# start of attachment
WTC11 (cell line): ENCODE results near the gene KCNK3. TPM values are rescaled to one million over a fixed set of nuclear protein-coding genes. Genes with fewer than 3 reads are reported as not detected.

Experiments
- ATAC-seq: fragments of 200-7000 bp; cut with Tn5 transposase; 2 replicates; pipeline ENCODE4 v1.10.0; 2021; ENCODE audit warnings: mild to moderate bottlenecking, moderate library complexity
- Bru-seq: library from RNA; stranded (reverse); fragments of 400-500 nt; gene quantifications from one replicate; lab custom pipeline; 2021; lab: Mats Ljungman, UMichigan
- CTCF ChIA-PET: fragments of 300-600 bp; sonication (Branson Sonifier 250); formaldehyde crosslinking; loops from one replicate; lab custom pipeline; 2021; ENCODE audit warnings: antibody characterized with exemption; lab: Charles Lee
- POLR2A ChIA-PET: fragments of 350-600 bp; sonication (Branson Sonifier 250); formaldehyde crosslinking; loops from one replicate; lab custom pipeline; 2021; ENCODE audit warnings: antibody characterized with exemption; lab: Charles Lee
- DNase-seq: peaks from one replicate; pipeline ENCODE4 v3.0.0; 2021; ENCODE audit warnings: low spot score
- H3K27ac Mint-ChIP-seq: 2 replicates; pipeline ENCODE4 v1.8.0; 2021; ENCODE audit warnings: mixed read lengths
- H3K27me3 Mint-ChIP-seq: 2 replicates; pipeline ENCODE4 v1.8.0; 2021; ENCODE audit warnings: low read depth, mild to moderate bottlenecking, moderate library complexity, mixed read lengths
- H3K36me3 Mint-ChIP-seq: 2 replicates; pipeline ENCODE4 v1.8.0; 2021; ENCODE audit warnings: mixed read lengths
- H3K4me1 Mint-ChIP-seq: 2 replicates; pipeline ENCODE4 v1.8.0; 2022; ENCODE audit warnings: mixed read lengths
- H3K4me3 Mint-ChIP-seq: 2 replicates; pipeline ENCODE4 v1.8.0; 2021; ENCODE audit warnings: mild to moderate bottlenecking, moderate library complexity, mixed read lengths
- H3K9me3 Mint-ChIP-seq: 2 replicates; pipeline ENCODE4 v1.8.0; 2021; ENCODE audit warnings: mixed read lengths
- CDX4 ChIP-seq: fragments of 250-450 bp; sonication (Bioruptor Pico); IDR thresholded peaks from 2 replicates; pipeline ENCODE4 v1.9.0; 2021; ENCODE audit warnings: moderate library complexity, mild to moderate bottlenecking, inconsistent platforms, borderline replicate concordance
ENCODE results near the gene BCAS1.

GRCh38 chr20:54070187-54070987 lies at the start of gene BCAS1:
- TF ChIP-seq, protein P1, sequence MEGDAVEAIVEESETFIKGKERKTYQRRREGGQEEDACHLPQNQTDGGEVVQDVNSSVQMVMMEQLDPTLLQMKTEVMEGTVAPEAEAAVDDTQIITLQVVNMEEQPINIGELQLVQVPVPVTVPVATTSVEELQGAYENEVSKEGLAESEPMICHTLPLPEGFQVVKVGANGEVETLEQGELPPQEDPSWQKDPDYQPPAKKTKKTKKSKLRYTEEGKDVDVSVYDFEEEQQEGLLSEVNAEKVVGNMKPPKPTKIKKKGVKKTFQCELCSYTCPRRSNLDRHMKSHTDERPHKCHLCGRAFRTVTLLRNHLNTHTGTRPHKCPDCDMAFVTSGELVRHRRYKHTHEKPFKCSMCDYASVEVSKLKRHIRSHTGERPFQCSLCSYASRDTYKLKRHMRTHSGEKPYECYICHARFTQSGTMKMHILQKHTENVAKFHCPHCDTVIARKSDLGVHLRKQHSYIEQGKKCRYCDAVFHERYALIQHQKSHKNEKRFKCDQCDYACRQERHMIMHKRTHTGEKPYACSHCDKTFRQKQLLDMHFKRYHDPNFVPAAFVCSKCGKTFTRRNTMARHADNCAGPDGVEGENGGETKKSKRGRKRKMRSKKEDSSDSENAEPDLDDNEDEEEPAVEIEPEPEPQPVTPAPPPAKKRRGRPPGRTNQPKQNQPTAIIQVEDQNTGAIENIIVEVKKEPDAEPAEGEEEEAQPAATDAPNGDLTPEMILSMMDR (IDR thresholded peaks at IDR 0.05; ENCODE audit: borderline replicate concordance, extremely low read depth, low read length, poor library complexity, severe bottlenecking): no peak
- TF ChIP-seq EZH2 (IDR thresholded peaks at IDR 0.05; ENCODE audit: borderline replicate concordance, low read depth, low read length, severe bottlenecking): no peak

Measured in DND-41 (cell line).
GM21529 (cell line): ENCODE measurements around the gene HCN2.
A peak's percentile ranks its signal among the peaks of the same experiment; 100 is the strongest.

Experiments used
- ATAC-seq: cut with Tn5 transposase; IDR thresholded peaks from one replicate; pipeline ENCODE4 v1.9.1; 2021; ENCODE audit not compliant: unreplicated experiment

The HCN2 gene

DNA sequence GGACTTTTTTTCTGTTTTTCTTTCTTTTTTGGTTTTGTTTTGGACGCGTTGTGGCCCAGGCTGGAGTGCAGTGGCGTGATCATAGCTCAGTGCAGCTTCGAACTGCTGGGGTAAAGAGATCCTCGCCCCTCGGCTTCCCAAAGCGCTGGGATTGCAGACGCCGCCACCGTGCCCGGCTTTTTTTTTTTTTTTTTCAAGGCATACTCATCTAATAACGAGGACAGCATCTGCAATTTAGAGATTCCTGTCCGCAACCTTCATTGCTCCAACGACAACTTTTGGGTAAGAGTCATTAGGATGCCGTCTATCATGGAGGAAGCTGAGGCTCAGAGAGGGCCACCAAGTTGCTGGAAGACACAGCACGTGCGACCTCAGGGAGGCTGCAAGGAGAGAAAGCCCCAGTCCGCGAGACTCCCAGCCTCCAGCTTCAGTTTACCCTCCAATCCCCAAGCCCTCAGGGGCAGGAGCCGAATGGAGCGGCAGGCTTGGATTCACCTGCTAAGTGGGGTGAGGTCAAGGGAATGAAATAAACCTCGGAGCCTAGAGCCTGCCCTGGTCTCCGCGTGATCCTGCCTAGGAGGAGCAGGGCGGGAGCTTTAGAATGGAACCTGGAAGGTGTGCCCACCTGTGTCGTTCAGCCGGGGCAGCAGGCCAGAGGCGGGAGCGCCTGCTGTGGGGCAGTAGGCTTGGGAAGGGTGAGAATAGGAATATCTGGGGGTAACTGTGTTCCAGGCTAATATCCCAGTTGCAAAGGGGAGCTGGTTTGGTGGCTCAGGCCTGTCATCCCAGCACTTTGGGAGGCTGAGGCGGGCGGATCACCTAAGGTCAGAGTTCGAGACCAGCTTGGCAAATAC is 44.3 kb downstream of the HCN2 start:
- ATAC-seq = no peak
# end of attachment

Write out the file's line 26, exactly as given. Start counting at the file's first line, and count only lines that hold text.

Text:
- ATAC-seq = no peak